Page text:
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Alberta Before the War

The Great Depression of the 1930s had a devastating effect on most national economies, and Canada was no exception. General unemployment, bankruptcies, farm foreclosures, and crop seizures were widespread. Wheat prices collapsed during the early 1930s and remained low throughout most of the decade. To make matters worse, a persistent drought engulfed much of the Prairies. Pessimism was a common sentiment among Albertans as high unemployment and poverty gripped the province. Traditional political parties seemed overwhelmed by the crises and incapable of generating new ideas or solutions to these problems.

Desperate for change, Albertans, in 1935, elected William Aberhart’s Social Credit party. Social credit economic theory stipulated that the creation of new money, or credit for the majority, would combat the power of the few who controlled the world’s financial systems. The new Social Credit government believed that increasing the purchasing power of all Albertans through an infusion of credit would encourage people to spend and, subsequently, stimulate the economy. Aberhart, however, had little success implementing the party’s economic platform. The legislation required to make the necessary changes was well beyond the scope of provincial powers as outlined in Canada’s constitution of the day, the British North America Act.

Albertans shared an increasing sense of dread with respect to Germany’s military might and aggressive expansionist policies, but, like most Canadians, they were far more concerned with their own domestic affairs. In early 1939, Senator Major-General William Griesbach (Rtd.) argued that war with Germany was inevitable and that Canada needed to be prepared for another European conflict. The Lethbridge Herald scoffed at Griesbach’s remarks, noting that “outside of a few militants, there is not an iota of war sentiment in Canada.” Preoccupied with making ends meet and with ensuring there was food on the table and clothes to wear, most Albertans tended to agree with the Herald.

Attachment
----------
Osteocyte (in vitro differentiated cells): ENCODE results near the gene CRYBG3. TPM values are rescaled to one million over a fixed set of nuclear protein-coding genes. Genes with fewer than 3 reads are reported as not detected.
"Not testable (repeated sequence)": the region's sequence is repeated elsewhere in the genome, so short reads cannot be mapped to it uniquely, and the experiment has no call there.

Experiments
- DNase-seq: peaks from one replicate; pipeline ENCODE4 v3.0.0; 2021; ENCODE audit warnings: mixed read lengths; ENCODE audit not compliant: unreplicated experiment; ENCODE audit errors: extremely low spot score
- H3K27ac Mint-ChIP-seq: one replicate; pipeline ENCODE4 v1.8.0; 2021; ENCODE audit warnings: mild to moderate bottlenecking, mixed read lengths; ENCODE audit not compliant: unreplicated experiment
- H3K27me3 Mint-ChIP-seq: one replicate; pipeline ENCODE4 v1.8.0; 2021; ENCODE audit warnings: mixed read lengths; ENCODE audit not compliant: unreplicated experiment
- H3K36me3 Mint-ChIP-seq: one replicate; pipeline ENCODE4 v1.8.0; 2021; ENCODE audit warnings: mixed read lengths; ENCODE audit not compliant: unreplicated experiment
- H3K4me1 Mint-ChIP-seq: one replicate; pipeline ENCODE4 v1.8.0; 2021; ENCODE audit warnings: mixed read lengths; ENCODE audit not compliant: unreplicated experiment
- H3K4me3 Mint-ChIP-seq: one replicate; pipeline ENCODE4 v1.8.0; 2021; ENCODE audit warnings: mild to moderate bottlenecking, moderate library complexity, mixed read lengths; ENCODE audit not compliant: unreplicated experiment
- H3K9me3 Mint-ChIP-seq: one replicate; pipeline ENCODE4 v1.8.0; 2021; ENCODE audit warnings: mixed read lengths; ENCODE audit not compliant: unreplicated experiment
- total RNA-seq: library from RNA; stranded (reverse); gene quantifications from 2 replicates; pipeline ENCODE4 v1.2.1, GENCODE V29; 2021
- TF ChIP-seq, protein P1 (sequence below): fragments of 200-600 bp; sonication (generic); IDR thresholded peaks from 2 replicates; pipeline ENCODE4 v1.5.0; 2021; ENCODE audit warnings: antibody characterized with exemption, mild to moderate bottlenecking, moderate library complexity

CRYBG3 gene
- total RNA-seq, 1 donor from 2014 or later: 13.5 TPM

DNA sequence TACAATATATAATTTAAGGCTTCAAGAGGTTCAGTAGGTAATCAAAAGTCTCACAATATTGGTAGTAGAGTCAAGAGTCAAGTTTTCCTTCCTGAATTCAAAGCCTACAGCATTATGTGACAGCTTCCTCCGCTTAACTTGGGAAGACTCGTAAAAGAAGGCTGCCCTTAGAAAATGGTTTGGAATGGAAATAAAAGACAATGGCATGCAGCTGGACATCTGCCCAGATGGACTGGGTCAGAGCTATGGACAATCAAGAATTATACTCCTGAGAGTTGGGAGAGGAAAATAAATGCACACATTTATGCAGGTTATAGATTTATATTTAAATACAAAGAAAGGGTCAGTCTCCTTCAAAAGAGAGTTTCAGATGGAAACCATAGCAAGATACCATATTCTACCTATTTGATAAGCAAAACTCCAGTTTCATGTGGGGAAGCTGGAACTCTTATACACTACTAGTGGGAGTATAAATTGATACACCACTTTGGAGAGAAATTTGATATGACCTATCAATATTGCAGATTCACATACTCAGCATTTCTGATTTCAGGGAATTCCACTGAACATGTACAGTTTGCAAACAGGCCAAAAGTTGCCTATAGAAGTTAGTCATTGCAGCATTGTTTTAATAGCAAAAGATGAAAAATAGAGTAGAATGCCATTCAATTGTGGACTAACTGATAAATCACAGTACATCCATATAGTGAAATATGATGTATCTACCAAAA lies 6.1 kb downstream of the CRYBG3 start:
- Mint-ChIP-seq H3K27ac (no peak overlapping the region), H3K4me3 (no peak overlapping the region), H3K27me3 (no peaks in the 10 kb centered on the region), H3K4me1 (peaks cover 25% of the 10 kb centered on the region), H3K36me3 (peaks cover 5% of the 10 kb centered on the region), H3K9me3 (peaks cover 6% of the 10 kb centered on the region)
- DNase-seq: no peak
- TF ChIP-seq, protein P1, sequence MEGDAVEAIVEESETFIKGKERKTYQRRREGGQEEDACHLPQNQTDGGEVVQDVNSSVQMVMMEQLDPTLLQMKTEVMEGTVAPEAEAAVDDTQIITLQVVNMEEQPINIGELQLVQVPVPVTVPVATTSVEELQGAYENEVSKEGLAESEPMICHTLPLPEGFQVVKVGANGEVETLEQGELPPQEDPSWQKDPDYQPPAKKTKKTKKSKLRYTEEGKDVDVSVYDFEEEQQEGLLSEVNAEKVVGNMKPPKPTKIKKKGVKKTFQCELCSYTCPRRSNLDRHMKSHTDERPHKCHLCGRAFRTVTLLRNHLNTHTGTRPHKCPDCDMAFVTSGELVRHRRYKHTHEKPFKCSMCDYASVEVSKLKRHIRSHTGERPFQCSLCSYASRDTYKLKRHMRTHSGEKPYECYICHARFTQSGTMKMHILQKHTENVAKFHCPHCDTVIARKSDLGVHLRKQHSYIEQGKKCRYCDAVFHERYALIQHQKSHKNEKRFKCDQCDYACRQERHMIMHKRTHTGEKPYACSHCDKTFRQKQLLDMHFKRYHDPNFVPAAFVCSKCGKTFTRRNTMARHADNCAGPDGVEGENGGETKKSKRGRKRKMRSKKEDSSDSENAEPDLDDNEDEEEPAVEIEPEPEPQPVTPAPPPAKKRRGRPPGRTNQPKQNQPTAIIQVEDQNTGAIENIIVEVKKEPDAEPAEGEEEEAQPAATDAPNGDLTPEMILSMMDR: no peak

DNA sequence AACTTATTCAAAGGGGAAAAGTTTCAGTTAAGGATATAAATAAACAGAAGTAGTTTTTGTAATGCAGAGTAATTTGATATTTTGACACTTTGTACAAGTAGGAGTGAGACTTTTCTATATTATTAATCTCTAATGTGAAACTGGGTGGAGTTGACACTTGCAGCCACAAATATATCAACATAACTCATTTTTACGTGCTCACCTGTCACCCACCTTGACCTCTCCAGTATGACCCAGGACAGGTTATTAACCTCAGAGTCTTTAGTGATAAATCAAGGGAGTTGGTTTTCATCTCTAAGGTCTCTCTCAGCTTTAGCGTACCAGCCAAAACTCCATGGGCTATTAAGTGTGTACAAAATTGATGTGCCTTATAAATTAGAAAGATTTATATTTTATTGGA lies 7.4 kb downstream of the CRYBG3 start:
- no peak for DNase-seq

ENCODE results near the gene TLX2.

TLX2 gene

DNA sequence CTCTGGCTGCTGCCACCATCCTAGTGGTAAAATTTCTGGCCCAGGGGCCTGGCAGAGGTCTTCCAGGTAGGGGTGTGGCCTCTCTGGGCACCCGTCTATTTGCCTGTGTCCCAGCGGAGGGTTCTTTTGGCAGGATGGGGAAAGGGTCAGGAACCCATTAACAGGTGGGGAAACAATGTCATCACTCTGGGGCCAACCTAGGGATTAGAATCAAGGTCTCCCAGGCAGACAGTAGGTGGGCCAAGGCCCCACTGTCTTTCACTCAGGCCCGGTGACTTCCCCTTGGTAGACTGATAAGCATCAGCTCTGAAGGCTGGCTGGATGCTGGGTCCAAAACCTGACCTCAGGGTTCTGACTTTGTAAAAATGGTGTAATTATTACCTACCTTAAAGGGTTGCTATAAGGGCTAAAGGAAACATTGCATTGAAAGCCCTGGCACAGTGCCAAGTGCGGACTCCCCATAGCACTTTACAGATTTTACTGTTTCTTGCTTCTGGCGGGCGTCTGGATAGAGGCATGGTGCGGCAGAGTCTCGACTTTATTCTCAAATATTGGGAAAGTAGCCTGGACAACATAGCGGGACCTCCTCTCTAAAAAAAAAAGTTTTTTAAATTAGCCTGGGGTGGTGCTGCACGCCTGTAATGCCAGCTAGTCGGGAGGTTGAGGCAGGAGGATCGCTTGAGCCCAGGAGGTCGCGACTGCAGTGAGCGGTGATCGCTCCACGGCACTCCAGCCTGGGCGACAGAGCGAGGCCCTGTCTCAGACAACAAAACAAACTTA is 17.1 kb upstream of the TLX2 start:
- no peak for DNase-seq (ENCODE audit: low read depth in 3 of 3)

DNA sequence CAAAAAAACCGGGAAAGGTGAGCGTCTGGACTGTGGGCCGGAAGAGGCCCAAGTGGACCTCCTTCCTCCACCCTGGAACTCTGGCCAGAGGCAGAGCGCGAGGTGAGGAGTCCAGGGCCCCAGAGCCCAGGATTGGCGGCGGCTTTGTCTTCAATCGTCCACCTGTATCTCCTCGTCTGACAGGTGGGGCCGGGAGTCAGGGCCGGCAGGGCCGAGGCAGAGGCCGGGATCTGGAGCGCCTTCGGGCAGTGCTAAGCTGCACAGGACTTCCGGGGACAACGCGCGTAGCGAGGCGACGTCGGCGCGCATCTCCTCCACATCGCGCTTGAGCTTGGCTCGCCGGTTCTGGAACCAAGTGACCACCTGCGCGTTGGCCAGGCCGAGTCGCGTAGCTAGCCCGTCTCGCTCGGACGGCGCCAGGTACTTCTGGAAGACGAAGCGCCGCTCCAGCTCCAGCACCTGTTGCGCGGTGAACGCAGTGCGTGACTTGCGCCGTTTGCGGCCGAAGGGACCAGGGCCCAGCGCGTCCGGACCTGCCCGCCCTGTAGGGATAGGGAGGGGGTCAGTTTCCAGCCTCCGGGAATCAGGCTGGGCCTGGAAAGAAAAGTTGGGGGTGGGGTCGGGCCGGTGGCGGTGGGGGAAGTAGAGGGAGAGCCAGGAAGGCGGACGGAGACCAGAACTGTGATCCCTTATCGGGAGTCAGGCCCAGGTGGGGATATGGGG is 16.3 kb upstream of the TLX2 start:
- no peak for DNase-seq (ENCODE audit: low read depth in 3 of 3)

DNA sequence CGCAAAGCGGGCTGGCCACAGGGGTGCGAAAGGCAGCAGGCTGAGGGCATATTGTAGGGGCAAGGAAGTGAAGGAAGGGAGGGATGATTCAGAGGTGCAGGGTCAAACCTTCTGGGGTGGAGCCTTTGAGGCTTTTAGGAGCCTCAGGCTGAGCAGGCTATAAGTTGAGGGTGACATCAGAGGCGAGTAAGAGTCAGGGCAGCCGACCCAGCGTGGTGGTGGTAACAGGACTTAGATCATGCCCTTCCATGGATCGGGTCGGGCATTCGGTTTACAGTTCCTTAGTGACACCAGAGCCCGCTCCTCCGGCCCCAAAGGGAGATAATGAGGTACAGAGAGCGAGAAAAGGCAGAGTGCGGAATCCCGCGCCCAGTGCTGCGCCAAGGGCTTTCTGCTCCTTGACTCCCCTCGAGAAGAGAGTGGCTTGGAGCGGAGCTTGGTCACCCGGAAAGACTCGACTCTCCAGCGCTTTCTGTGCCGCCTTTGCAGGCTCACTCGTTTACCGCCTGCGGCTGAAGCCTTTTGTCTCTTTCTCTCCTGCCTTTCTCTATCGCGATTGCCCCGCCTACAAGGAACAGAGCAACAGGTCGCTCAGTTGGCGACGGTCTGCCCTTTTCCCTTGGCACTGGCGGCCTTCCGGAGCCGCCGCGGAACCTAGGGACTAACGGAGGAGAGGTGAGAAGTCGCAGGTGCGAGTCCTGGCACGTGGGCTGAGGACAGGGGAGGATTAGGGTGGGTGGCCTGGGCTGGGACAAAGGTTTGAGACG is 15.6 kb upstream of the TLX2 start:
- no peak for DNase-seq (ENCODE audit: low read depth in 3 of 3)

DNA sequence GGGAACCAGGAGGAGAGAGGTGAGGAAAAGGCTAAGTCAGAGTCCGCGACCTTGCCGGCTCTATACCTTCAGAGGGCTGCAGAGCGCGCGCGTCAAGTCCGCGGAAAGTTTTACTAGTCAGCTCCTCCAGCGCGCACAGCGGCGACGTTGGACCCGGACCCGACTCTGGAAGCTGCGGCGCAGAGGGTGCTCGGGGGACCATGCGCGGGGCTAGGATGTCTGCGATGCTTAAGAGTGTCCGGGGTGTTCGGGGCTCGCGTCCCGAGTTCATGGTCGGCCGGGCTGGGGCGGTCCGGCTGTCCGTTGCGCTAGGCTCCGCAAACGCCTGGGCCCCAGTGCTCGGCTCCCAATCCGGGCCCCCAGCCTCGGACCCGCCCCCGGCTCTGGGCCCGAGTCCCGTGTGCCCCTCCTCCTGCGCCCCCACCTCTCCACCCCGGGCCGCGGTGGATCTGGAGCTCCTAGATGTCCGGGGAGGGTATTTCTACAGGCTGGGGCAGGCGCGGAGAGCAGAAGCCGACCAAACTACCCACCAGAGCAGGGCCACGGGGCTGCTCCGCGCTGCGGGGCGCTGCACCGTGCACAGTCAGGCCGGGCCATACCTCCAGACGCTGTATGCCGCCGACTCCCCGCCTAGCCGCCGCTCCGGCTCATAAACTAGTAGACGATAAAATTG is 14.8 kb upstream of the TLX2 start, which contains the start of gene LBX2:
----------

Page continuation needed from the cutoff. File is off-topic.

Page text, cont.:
King George VI and Queen Elizabeth visited Canada in May and June of 1939. This national tour included stops in several Alberta communities including the capital, Edmonton. It served as a much needed “shot in the arm” for Canadians and Albertans alike, raised the level of patriotism across the land, and reminded people of their deep-rooted cultural, economic, and military ties to Britain. Premier Aberhart encouraged all Albertans to do their bit to ensure the Royal couple was warmly and enthusiastically received. Albertans and Canadians alike turned out in record numbers to welcome George VI and Queen Elizabeth, the first reigning monarchs to visit Canada. Publicly, Premier Aberhart echoed Prime Minster King’s sentiments, stating that in a time of crises, “Canada’s place is beside the Mother Country and the Empire ….” Privately, Aberhart feared the worst, and these fears would soon be realized.


Byfield, Link. “In a poor and angry world the hostilities resume,” in Aberhart and the Alberta Insurrection, 1935–1940, ed. Ted Byfield. Edmonton: United Western Communications, 1998.

Francis, Douglas et al. Destinies: Canadian History Since Confederation. Toronto: Holt, Rinehart and Winston of Canada, 1988.

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